The Human Rights Act 1998 (HRA) is now a prominent feature of the law of the UK. This does not mean that it is uncontroversial. As Richard Clayton recently pointed out, the Prime Minister has several times challenged the value of the HRA, and the decisions of the European Court of Human Rights. In June 2006, the Conservative Party said it would repeal the Act and replace it with a "British Bill of rights". Such uncertainty has not inhibited authors or publishers. The appearance of these three substantial textbooks demonstrates that the subject is now an integral part of legal education.
None of the authors attempts much analysis of the theory, much less the contested nature of the theory and practice of human rights. Merris Amos has nothing to say on this topic; David Hoffman and John Rowe have a chapter of nine pages on "The idea of human rights", and another of 15 pages on "The history of human rights and the convention". But there is no reference to the critical literature. Richard Stone has just five pages in his introduction on "The meaning of rights", but does refer to the works of Jeremy Waldron, J. M. Finnis, W. N. Hohfeld and Ronald Dworkin.
Amos's book is perhaps the most disappointing. It has adequate descriptions of English case law under the HRA and there are no obvious gaps, but analysis is hard to find and critical comment is almost entirely lacking. Amos does not refer to the scholarly literature and, while her text has an index, it lacks a bibliography. For these reasons it would be hard to recommend it as a text but it could be referred to as an additional resource.
Hoffman and Rowe are experienced practising barristers, and their text has a companion website for regular updates. As well as a comprehensive index it has a useful section on further reading, and the authors' recommended texts on the theory and history of rights. Each chapter concludes with useful and provocative questions, and there is a wealth of critical analysis. This is a lively, well-organised text that can be recommended to students on a number of courses, not simply civil liberties or human rights. Both Amos and Hoffman and Rowe are thoroughly footnoted.
Curiously Stone's book has no footnotes. However, like Hoffman and Rowe, it has an online resource centre, with twice-yearly updates to the text and web links. The chapters do not end with questions, but each has a good selection of further reading. The recommendations are up to date, and will provide a stimulating starting point for independent research. It has a newly written chapter on terrorism and human rights, a topic of crucial importance in current debates on the HRA. Stone is a prolific textbook writer and, although his text is not as lively as Hoffman and Rowe's, it contains much sound criticism and analysis.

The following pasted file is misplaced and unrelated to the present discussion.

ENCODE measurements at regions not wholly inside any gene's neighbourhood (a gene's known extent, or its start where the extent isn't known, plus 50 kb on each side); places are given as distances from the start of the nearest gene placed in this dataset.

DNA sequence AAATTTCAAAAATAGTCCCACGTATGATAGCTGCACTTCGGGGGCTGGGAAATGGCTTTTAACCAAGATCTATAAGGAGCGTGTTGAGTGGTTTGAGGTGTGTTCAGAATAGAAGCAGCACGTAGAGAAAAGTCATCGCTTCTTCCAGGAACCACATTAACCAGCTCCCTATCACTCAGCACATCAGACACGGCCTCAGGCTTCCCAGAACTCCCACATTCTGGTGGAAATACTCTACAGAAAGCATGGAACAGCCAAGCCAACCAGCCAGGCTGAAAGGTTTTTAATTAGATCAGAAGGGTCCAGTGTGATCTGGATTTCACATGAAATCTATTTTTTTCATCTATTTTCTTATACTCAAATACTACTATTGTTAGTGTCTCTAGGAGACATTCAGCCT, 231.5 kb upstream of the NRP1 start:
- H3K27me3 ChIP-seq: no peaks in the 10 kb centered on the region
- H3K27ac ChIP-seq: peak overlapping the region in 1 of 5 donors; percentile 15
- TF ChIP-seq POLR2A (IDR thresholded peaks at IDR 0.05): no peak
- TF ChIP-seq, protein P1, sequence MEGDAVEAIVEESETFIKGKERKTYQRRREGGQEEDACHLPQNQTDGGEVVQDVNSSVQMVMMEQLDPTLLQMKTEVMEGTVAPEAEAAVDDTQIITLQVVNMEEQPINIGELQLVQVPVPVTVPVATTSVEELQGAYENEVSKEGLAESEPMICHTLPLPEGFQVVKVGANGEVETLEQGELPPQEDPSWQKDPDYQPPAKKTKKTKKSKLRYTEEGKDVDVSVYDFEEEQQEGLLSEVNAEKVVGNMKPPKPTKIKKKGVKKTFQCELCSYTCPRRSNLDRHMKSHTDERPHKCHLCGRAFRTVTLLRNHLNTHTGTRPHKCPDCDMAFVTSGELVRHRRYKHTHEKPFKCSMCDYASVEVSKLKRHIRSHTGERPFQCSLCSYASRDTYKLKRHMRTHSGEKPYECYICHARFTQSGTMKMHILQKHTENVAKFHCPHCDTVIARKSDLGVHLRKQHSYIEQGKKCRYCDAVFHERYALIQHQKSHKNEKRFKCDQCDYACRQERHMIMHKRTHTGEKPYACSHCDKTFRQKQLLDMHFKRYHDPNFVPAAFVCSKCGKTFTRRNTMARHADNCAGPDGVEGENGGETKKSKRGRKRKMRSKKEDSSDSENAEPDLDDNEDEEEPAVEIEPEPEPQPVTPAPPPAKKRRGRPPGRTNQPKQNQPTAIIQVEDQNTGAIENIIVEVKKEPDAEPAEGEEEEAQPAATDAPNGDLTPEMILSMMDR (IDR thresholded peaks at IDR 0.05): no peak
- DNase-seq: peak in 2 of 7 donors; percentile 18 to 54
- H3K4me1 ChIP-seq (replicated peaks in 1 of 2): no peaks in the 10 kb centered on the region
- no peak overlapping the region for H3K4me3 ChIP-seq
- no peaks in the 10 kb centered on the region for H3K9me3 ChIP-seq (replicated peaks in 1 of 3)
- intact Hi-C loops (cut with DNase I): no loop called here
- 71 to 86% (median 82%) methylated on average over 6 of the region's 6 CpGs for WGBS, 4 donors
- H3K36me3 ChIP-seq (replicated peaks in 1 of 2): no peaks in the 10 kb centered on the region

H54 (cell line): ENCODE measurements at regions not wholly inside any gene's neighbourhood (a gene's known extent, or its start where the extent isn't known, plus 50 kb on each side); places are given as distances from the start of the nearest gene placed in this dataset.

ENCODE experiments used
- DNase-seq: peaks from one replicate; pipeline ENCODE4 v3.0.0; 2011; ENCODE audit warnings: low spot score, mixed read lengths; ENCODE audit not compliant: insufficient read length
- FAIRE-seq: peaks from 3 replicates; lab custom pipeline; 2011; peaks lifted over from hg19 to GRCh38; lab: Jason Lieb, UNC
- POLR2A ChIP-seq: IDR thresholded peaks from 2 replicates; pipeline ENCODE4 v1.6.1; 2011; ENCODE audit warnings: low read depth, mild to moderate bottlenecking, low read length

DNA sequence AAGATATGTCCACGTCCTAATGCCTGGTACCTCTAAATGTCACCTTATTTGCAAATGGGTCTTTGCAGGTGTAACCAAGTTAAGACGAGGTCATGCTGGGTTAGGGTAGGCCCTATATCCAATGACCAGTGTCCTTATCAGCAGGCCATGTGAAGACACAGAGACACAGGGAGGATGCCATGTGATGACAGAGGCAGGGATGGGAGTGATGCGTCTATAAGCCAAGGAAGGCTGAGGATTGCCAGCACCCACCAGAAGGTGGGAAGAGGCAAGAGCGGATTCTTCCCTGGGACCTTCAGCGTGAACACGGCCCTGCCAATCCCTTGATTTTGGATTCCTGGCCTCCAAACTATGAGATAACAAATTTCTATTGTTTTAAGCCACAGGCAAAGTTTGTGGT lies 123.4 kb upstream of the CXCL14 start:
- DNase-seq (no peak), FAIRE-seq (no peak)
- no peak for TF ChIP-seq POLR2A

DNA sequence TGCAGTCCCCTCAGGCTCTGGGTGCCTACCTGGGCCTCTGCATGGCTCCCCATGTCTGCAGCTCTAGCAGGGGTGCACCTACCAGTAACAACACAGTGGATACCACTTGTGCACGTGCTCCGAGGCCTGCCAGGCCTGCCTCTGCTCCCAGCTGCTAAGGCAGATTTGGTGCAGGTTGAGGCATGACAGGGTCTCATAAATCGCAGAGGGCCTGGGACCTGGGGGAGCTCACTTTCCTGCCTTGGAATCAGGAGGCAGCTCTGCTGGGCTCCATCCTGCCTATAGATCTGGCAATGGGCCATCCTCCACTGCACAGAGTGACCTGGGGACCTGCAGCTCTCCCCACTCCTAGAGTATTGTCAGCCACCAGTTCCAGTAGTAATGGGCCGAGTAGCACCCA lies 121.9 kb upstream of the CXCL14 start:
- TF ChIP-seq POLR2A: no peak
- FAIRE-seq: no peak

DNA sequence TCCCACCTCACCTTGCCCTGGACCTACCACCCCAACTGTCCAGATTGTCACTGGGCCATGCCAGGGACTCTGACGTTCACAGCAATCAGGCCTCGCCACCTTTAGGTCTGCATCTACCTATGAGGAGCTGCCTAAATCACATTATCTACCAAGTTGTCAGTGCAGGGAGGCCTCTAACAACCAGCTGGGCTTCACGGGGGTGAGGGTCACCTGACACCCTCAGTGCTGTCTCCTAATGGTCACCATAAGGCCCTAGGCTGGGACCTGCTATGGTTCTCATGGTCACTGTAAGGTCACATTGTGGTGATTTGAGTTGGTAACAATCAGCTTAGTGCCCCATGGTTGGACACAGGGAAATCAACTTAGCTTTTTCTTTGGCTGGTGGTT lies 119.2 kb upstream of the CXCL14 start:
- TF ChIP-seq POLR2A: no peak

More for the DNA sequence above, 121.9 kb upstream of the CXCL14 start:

In July 2006, after these books had gone to press, the Department for Constitutional Affairs published its Review of the Implementation of the Human Rights Act. It decided that the HRA had had no significant impact on criminal law, and that its impact on counterterrorism legislation was the result of decisions of the European Court of Human Rights rather than the HRA. In other areas it considered that the impact of the Act on UK law had been beneficial. It had not significantly altered the constitutional balance between Parliament, the executive and the judiciary, and had had a benevolent effect on government policy.
But, the review concluded, the HRA had been widely misinterpreted by the public, and had sometimes been misapplied. Too much attention had been paid to individual rights at the expense of the interests of the wider community. This process had been fuelled by a number of damaging myths about human rights. It is to be hoped that these texts will go some way to ensuring that students, at least, do not suffer from such misunderstandings.
Human Rights Law. First Edition
Author - Merris Amos
Publisher - Hart
Pages - 412
Price - £58.00 and £22.00
ISBN - 97818411323 and 33249